StartingBlock, a project touted as a potential city hub for young entrepreneurs, is still sitting on hold, a year and a half after supporters began meeting to plot out the concept as questions linger over a site and how to pay for the project.

But it’s still very much alive, proponents said.

The core group of 10 to 12 people continues to meet every month and has been fleshing out an operating plan, said Ald. Scott Resnick, District 8, who’s also vice president of Hardin Design & Development.

“The plan has morphed as we’ve received more community input,” Resnick said, but the core elements remain: a bigger home for maker space Sector67; for startups to share space; and for a business accelerator such as gener8tor.

A big question is: Where will it be built? “The location has not been determined; however, we are still looking in the East Washington corridor area,” Resnick said.

Last summer, it looked as though the site would be the five-story, former Kleuter Building, 901 E. Washington Ave., commonly known as the former Mautz Paint Co. warehouse.

That’s still a possibility, said consultant George Austin, hired by supporters as project facilitator. But Austin said a city-owned site in the 800 block of East Washington Avenue on the south side of the street “is emerging as an interesting opportunity, depending on how the city chooses to dispose of it.”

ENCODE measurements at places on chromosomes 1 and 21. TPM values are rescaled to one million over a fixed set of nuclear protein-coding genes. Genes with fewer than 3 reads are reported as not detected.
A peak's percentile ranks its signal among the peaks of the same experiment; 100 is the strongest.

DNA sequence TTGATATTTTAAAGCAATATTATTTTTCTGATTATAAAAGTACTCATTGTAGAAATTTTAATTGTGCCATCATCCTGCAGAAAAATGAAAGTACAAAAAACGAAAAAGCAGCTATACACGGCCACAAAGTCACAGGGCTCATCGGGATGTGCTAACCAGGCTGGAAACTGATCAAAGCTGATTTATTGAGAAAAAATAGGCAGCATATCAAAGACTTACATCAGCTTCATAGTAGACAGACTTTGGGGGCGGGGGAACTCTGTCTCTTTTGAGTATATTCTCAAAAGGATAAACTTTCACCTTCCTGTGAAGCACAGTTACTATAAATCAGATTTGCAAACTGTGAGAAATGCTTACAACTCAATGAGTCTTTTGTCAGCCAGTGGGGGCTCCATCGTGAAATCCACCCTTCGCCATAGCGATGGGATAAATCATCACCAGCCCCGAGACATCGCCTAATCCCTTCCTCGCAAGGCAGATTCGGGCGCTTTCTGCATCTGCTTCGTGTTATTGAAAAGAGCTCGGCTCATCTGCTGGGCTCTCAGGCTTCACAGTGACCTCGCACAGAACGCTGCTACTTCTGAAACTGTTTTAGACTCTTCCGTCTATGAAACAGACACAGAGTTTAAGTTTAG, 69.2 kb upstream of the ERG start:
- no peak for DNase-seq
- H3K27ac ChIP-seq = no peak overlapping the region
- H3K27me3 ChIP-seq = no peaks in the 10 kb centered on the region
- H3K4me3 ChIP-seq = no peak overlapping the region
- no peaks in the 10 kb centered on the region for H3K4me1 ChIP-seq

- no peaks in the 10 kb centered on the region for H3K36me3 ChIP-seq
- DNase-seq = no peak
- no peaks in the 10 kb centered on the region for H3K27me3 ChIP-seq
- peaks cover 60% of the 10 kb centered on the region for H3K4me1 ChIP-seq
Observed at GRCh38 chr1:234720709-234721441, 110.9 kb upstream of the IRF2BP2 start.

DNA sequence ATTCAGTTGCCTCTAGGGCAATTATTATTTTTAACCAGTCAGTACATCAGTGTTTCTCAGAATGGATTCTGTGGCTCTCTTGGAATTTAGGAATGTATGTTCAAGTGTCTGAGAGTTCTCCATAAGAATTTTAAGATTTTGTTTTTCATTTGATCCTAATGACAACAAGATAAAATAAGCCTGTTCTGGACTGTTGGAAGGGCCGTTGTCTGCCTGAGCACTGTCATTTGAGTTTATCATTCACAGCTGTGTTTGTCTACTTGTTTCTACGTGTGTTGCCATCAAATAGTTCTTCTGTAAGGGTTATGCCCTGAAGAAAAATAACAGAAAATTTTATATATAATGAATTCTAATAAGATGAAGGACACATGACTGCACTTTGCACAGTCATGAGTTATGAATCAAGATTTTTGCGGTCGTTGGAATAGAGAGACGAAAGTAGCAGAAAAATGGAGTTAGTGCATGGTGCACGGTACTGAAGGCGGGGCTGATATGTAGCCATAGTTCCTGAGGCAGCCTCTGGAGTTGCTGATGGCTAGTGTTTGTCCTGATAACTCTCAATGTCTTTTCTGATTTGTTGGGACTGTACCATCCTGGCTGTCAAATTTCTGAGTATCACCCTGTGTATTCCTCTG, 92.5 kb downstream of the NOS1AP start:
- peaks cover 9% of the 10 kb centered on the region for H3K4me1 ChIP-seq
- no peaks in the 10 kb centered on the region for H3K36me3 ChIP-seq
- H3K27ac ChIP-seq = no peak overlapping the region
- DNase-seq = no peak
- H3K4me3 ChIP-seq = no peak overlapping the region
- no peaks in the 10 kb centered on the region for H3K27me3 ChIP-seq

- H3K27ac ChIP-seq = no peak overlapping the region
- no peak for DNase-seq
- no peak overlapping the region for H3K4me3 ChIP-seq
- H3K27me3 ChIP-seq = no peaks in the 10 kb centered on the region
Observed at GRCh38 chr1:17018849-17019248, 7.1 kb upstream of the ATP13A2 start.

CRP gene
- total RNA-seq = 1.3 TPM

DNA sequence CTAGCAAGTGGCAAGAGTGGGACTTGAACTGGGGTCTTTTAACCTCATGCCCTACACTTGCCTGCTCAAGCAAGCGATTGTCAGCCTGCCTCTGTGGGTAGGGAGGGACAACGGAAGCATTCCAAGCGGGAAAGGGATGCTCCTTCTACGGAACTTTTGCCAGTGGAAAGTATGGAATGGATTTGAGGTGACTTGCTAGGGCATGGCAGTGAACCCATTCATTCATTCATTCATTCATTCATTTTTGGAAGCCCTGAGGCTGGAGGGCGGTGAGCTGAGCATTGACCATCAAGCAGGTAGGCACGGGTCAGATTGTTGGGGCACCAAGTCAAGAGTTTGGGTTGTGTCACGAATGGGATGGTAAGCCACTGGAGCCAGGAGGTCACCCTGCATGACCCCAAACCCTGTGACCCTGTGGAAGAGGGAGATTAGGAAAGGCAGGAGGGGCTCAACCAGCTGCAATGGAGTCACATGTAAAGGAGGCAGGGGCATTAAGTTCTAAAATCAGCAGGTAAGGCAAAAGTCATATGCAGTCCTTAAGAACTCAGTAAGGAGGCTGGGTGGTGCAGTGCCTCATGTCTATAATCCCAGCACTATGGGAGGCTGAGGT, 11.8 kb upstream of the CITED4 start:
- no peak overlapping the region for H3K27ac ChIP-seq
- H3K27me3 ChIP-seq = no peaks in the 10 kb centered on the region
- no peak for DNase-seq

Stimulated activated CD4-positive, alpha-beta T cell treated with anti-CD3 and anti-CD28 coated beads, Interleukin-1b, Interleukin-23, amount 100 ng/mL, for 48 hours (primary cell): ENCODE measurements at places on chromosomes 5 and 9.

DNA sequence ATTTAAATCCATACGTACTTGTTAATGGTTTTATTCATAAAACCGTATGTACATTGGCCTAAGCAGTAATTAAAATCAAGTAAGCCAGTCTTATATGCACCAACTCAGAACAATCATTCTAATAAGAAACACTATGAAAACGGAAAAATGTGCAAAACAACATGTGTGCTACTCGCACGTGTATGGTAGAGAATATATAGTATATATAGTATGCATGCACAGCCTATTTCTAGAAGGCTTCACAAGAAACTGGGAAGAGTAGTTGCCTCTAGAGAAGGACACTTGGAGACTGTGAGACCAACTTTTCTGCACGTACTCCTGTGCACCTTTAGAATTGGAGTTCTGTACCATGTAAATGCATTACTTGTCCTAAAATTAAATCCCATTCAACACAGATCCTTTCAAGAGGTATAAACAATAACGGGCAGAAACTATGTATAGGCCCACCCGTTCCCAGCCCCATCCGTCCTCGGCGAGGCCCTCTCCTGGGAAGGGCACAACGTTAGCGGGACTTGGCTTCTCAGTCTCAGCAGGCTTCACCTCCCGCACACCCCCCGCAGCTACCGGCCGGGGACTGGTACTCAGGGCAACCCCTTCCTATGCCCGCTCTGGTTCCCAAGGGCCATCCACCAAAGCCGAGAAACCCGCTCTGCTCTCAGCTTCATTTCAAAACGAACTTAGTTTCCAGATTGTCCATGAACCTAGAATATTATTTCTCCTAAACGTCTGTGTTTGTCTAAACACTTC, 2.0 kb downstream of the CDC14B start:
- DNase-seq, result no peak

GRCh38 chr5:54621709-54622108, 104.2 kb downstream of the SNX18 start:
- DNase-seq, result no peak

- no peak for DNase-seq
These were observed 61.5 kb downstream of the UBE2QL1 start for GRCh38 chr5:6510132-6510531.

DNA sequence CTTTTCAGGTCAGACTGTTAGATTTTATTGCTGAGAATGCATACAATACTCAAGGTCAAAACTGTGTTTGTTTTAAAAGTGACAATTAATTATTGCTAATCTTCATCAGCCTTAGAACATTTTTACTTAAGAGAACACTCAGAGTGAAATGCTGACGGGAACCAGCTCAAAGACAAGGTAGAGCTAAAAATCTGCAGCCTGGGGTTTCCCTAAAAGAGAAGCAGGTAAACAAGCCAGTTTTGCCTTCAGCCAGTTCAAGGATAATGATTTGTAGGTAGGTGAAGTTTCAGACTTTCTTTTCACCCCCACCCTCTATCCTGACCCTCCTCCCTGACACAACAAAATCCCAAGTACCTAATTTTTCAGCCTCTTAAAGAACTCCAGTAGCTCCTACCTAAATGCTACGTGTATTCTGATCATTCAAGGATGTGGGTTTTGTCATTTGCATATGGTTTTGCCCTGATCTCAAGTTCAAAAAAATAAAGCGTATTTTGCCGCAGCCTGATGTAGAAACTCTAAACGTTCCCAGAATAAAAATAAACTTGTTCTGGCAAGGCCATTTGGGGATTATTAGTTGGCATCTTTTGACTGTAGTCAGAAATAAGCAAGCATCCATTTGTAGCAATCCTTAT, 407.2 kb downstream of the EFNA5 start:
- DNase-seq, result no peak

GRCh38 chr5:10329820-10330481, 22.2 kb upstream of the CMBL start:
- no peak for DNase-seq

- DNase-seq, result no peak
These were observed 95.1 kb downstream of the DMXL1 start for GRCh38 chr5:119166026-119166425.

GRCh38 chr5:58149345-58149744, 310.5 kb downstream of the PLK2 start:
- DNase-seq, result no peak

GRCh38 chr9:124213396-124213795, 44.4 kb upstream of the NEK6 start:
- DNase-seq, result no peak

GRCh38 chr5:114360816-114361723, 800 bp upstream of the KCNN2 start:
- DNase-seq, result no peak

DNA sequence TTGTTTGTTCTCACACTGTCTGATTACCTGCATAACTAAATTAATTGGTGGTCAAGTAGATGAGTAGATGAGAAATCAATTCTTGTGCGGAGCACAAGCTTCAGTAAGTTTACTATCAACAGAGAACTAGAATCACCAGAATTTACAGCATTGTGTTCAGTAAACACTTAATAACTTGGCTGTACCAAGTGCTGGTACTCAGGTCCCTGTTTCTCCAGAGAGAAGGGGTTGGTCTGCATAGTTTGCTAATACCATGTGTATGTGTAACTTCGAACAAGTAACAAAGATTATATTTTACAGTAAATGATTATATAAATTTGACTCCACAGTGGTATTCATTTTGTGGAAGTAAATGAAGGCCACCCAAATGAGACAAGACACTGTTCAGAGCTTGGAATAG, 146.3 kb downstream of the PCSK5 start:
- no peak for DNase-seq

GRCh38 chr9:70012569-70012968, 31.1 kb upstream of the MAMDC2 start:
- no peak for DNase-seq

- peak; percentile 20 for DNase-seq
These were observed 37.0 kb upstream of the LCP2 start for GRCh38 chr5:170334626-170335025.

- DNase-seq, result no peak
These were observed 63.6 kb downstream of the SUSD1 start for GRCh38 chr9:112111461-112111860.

The land, across from the new, upscale, high-rise apartment building, The Constellation, was formerly owned by auto dealer Don Miller.

That option doesn’t sit too well with Curt Brink, who represents Archipelago Village, owner of the former Kleuter Building. A redevelopment proposal for the property was specifically designed to accommodate Sector67 as well as other occupants, he said.

“Our building, which StartingBlock could go into ... has all the city approvals on it,” Brink said. “They could possibly go someplace else but this is set here.”

Initial cost estimates for the project, which would include adding a five-story addition onto the Kleuter building and providing an auditorium, community meeting space and two floors of market-rate offices, were about $13.5 million.

Resnick said supporters are looking at possible grants and other funding sources. “It will take an investment from the community if the project is going to come to life,” he said.

Resnick said he would love to see Chicago investor and philanthropist J.B. Pritzker spur a commitment from Madison’s business community. Pritzker, who is credited with starting Chicago tech accelerator 1871, will speak at the Greater Madison Chamber of Commerce’s neXXpo conference on Tuesday.

“He is an inspiration,” Resnick said. “Just as he stepped up for the city of Chicago, I hope we will find other business leaders who will step up for Madison.”

Austin said the goal for StartingBlock proponents is to have siting and fundraising completed in 2014, with plans approved, construction of the project and StartingBlock ready to go by the end of 2015.

— Judy Newman

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